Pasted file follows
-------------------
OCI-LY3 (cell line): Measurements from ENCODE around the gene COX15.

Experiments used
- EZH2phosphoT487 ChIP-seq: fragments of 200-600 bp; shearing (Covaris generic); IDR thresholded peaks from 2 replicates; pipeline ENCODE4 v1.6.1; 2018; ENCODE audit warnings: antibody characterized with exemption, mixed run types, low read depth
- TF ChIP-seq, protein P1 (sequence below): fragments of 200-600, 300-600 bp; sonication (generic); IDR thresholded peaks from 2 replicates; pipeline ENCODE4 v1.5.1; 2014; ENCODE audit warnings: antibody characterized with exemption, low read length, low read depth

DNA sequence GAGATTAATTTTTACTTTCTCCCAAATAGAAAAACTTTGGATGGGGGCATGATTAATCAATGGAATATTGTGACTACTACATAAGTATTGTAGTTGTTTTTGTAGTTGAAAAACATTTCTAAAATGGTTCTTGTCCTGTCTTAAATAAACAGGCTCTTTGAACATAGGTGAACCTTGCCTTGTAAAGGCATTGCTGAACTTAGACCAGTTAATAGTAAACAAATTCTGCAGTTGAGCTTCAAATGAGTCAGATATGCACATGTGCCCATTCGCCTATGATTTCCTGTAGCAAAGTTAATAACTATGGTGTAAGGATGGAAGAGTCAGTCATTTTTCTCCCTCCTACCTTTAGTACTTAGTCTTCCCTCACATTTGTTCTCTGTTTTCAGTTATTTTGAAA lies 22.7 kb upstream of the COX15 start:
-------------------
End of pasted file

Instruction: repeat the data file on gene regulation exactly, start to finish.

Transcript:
OCI-LY3 (cell line): Measurements from ENCODE around the gene COX15.

Experiments used
- EZH2phosphoT487 ChIP-seq: fragments of 200-600 bp; shearing (Covaris generic); IDR thresholded peaks from 2 replicates; pipeline ENCODE4 v1.6.1; 2018; ENCODE audit warnings: antibody characterized with exemption, mixed run types, low read depth
- TF ChIP-seq, protein P1 (sequence below): fragments of 200-600, 300-600 bp; sonication (generic); IDR thresholded peaks from 2 replicates; pipeline ENCODE4 v1.5.1; 2014; ENCODE audit warnings: antibody characterized with exemption, low read length, low read depth

DNA sequence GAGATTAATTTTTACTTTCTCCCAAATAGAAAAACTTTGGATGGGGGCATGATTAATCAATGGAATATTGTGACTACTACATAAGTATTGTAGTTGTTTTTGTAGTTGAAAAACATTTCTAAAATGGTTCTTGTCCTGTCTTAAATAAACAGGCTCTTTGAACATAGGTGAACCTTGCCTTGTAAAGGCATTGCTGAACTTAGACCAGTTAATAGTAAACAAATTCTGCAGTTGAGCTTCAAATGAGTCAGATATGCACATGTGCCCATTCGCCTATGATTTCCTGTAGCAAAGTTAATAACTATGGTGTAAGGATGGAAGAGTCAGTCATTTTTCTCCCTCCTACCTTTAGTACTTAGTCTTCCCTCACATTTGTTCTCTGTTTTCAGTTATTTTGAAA lies 22.7 kb upstream of the COX15 start: